Humor on the Brain: AHA! The Relationship Between Insight, Improv, and Your Brain

Aha Moment What do you think of when I say DESERT and HUMPS?

Was your answer CAMEL?

If your answer wasn’t camel, you either misread desert as dessert and came up with a kinky alternative, or maybe you just need some brushing up on zoology. If your answer was indeed camel, then you have engaged in what some neuroscientists refer to as the "Aha Moment." How often do you experience that tip-of-the-tongue phenomenon where you can’t come up with a word, but as soon as you do, it’s this incredible burst of realization? That’s the "Aha Moment."

Research at the Center of Brain Health at the University of Texas at Dallas, along with scientists at Drexel University and Northwestern University, has found that the "Aha Moment" is a crucial form of creativity that allows you to understand a joke, clarify something confusing, or make a greater realization about yourself or others. More generally speaking, it's a form of insight. Those who are more insightful are actually better at blocking out irrelevant information so they can better direct their attention and prepare to solve problems analytically. These neurological differences are even seen during rest - so more insightful individuals naturally have greater activity in regions associated with language processing and attention.

Being able to integrate and reorganize all different elements in a situation subconsciously to solve a problem and make important innovations about a scene is a necessary component of improv and other forms of comedy. While we still can’t say for certain the directionality of the relationship between insight and improved brain activation for problem-solving and attention, it seems as though there may be a clear link between the insight you use in an improv scene and these neurological benefits. In other words, it seems you may be doing your brain some good every time you have an "Aha Moment" over a joke or the game in an improv scene.

Julie Schneider is a neuroscientist and graduate of the DCH improv training program. When she isn't working to finish her PhD, she enjoys traveling.

(Image: Jason Hensel)

DCH Snapshots Presents: Storytelling Showcase

DCH Snapshots is a weekly webcomic where Shawn Mayer watches improv shows and then draws what he remembers. Please click the image to enlarge it. DCH Snapshots Storytelling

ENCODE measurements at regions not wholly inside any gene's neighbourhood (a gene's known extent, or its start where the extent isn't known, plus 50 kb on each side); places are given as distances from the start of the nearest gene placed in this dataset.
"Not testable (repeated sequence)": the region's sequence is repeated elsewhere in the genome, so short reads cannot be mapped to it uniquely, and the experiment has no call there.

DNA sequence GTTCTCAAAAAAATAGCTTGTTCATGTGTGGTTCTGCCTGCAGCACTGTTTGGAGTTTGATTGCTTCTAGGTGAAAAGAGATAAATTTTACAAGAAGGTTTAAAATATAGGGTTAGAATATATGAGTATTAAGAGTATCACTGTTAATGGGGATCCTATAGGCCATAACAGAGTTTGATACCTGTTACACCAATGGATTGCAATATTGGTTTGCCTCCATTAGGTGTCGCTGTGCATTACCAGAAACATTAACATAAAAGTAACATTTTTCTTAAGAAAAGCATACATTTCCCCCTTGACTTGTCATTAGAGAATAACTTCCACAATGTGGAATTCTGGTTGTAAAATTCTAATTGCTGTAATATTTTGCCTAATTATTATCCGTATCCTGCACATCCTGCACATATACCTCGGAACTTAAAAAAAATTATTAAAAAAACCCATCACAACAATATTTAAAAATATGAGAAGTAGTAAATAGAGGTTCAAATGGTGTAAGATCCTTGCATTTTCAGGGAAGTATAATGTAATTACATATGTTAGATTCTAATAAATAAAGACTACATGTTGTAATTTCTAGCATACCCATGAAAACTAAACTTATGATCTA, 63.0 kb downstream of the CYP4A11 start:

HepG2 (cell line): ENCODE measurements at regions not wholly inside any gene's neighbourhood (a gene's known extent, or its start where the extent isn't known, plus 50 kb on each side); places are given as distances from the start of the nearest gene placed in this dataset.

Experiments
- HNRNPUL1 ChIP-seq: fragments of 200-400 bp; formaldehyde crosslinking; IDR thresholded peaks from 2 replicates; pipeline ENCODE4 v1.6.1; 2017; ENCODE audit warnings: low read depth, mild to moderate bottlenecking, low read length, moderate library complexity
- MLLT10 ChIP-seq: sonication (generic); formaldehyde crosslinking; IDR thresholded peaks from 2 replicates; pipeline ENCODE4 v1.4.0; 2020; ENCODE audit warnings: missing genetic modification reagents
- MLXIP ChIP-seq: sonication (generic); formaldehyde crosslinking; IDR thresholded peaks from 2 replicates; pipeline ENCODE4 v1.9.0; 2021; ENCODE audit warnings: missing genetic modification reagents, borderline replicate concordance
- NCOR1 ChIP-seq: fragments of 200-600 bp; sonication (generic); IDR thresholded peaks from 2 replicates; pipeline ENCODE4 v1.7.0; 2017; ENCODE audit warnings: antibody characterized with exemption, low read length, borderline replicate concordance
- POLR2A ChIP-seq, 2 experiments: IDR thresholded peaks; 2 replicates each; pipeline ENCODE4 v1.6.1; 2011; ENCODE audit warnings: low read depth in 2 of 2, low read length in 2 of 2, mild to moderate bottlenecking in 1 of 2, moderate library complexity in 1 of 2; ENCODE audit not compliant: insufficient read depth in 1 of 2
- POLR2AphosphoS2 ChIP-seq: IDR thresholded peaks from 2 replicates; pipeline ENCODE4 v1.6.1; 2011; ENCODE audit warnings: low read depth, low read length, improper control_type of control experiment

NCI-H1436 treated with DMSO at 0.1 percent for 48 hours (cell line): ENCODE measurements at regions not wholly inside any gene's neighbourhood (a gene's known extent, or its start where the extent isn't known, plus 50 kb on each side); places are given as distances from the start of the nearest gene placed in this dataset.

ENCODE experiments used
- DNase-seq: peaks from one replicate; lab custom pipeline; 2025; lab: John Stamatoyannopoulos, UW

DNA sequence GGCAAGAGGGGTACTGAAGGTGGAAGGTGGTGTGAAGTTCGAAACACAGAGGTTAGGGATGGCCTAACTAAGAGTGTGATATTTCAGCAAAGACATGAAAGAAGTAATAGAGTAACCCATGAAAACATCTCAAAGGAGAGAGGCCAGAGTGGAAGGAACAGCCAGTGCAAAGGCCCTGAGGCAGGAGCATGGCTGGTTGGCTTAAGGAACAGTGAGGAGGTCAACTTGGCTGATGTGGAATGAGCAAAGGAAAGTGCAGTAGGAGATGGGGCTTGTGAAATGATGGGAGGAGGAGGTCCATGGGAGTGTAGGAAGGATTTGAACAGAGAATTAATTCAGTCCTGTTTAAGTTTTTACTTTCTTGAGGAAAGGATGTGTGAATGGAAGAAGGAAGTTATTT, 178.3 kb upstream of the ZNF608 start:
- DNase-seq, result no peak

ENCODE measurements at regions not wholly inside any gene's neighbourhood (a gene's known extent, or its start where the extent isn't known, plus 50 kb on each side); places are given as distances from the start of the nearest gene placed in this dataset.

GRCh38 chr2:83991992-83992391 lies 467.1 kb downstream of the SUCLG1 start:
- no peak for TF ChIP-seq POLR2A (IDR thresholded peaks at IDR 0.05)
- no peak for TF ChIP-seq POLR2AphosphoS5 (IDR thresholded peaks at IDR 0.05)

Shawn Mayer is a DCH graduate who performs with the troupes Wiki Tiki Tabby and Sunglow. He plays euphonium in a polka band, is an avid lover of Patrick McGoohan, and avoids social interaction by pretending to read notifications on his phone.

Tech Company Offers Revolutionary Childcare Program

capsule February 17, 2017 (Palo Alto, CA) - In the ultra-competitive world of tech jobs, thinking outside the box is no longer just for landing employment, it’s also required for retaining employees. The aggressive ground that is Silicon Valley has seen massive growth in employee benefits to enhance associate morale and increase desire to work for a specific company. From three free meals a day to Lyft rides home, companies are sparing no expense to deliver the ultimate work experience. Often these perks are geared toward the single, midcareer associate, but what about those wanting to start a family? That’s where booming pet app Waggle comes in.

Waggle is an app that allows pet owners to watch, interact, and feed their pets while they’re on the go living their busy life and allows the owner to not feel so coldhearted for making a snap decision to get a dog after Melanie broke up with them to make themselves feel better and not so alone. Over the past few years, Waggle has had more than 100 million downloads and has seen investor funding skyrocket. With the demand already high for technical engineers, Waggle felt that they had to offer more than just a fully stocked bar at work. That’s when founder and CEO, Bennet Greer, knew he had a model many other businesses did not.

“I had just become a father of my now beautiful, five-month-old daughter, Lucy, and I thought to myself, ‘There’s no way I can be a full-time dad and have a successful career.' That’s when I had an epiphany to create the Pamper Program,” Greer said. “The idea was simple, what if you could raise your child exactly how you wanted to, but never had to leave work? We had a bunch of the key functions and processes in place with Waggle’s operating system. The last hurdle was making it adaptable to a child.”